Oil train explodes in North Dakota, town evacuated
New federal safety rules would have had no effect
The town of Heimdal, ND was evacuated today after an oil tanker train derailed and erupted into flames. The train was carrying crude oil in unjacketed CPC 1232 tank cars, and initial reports indicate that there were no injuries. The accident comes just days after the Department of Transportation issued new rules for transporting crude by rail, which safety advocates criticized as inadequate to protect the public.
In response, Sierra Club staff attorney Devorah Ancel issued the following statement:
"The Sierra Club extends its sympathy to the residents of Heimdal, ND who have had to evacuate their homes on account of a crude oil train derailing and exploding. This accident is another example of how the American people are shouldering the risk for crude oil transport -- whether an exploding train or a ruptured pipeline -- while Big Oil rakes in the profits.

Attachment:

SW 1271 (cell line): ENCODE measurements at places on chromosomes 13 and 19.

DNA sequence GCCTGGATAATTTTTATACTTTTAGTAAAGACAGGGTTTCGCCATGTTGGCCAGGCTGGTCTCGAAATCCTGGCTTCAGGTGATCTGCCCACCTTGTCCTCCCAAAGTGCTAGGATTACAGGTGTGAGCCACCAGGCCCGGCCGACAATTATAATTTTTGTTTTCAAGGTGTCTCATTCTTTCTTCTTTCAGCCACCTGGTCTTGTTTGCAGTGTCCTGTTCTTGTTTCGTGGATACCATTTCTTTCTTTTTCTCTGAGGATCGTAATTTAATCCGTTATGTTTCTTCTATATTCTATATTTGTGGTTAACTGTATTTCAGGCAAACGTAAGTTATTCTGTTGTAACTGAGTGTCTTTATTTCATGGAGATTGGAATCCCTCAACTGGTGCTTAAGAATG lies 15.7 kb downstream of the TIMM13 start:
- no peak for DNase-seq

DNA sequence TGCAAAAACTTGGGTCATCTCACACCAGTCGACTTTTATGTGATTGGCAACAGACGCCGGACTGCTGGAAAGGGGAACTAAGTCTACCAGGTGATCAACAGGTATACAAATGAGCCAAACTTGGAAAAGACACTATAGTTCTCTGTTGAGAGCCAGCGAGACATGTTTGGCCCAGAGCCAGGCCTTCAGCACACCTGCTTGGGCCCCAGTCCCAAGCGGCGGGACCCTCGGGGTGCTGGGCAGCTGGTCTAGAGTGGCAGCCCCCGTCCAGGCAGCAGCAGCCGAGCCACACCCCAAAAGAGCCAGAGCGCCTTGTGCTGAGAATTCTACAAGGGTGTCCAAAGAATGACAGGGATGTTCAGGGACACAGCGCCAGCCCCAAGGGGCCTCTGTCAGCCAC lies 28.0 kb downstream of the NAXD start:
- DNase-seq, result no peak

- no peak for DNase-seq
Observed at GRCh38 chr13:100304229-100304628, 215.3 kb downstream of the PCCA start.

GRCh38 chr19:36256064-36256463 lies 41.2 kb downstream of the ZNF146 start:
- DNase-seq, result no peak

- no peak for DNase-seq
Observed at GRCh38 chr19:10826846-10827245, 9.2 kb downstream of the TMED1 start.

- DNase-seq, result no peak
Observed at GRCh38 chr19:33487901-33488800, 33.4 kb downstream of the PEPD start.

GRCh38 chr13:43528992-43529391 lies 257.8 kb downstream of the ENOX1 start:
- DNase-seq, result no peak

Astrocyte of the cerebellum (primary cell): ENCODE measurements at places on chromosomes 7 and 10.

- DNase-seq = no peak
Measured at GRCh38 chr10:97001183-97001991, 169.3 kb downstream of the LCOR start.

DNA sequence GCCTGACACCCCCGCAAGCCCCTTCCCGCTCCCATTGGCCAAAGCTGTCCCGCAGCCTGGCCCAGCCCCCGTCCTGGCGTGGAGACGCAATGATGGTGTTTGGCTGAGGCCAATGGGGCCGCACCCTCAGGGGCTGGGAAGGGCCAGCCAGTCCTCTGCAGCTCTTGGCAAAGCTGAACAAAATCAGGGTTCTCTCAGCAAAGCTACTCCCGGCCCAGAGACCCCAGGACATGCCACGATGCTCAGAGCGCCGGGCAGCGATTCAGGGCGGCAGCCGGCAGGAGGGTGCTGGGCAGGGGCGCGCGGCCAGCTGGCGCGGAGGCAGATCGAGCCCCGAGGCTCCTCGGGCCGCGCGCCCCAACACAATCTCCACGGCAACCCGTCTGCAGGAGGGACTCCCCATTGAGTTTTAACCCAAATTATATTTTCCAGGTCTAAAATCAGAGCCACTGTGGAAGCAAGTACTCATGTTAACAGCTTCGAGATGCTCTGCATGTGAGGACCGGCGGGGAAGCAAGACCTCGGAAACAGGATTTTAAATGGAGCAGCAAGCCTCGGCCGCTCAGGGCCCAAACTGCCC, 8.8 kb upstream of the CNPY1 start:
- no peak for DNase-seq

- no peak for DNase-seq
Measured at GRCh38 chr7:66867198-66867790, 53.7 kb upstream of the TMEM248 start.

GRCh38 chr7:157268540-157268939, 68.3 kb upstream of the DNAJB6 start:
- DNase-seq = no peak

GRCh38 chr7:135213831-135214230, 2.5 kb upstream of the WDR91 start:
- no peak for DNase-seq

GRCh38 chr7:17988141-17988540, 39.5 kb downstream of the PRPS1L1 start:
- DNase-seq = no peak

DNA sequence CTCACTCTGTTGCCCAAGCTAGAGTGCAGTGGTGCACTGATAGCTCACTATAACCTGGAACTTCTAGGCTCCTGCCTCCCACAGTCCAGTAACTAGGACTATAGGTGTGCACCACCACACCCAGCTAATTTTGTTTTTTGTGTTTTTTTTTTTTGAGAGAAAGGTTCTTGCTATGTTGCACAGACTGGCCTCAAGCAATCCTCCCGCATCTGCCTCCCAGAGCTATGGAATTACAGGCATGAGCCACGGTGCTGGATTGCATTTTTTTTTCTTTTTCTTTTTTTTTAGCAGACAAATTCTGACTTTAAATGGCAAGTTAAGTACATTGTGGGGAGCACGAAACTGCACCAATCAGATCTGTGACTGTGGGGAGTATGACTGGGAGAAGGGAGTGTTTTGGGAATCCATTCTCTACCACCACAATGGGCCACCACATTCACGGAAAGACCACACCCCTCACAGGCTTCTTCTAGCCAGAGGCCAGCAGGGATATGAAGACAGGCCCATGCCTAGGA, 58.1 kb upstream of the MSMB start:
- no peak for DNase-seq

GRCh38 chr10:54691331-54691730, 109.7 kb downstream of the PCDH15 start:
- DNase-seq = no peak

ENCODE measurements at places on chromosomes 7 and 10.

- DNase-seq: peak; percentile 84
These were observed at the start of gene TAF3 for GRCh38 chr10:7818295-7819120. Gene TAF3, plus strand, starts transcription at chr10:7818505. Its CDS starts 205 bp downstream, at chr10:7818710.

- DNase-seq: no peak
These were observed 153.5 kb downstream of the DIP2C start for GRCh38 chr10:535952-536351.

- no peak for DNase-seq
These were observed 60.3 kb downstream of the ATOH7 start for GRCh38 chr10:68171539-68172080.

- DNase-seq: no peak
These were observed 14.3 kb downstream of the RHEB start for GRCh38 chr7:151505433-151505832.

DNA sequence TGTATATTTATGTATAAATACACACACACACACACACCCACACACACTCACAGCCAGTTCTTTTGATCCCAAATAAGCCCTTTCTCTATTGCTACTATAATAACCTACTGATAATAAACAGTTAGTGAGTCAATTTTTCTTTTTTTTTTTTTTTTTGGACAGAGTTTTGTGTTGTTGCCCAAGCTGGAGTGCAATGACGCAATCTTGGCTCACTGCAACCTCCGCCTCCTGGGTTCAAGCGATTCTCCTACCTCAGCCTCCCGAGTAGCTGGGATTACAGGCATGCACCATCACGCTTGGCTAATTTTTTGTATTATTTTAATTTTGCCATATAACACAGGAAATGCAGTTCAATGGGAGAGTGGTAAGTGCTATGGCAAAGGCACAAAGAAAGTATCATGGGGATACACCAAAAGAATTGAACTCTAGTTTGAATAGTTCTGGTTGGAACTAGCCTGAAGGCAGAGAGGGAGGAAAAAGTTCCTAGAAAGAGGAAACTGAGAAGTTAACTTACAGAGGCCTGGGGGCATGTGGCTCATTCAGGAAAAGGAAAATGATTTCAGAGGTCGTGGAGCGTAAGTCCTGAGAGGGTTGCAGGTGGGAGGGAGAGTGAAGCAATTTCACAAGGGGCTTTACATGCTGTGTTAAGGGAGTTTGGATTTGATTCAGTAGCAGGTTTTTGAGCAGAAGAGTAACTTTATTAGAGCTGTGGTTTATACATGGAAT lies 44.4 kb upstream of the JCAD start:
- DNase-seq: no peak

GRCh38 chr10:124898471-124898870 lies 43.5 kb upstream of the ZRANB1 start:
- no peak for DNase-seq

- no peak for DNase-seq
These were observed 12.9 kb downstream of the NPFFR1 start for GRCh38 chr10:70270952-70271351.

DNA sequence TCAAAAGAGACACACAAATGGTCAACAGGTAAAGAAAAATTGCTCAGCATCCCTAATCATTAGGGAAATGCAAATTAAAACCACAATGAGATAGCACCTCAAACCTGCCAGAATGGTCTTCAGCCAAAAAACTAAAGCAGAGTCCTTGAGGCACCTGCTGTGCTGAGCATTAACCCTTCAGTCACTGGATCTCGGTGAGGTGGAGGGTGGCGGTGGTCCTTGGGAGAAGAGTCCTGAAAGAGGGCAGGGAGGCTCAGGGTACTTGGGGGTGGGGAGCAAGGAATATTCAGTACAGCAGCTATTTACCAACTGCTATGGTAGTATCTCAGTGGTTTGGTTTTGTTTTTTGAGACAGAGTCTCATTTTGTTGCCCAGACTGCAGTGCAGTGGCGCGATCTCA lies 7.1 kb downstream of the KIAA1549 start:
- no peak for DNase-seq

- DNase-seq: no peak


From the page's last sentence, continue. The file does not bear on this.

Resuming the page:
“The Department of Transportation’s new rules for transporting crude oil by rail would have done nothing to stop a disaster like the one in Heimdal. Rather than immediately banning unjacketed CPC 1232 tank cars, which are demonstrated to be unsafe, the agency gave a gift to Big Oil by allowing the cars to stay in use for another five to eight years. This is unconscionable given that the agency’s own statistics concluding that 15 accidents spilling crude will occur each year, and one large scale disaster will occur every two years, if existing tank car infrastructure remains in place. We need tougher standards for rail cars that transport crude oil and we need to get the unsafe, failure-prone cars off the rails right now -- not in five years. The best way to safeguard our air and water, our communities and our families is to speed up the transition to clean energy prosperity and keep dirty, volatile fuels like Bakken crude in the ground.”
Campaign Name: Beyond Oil
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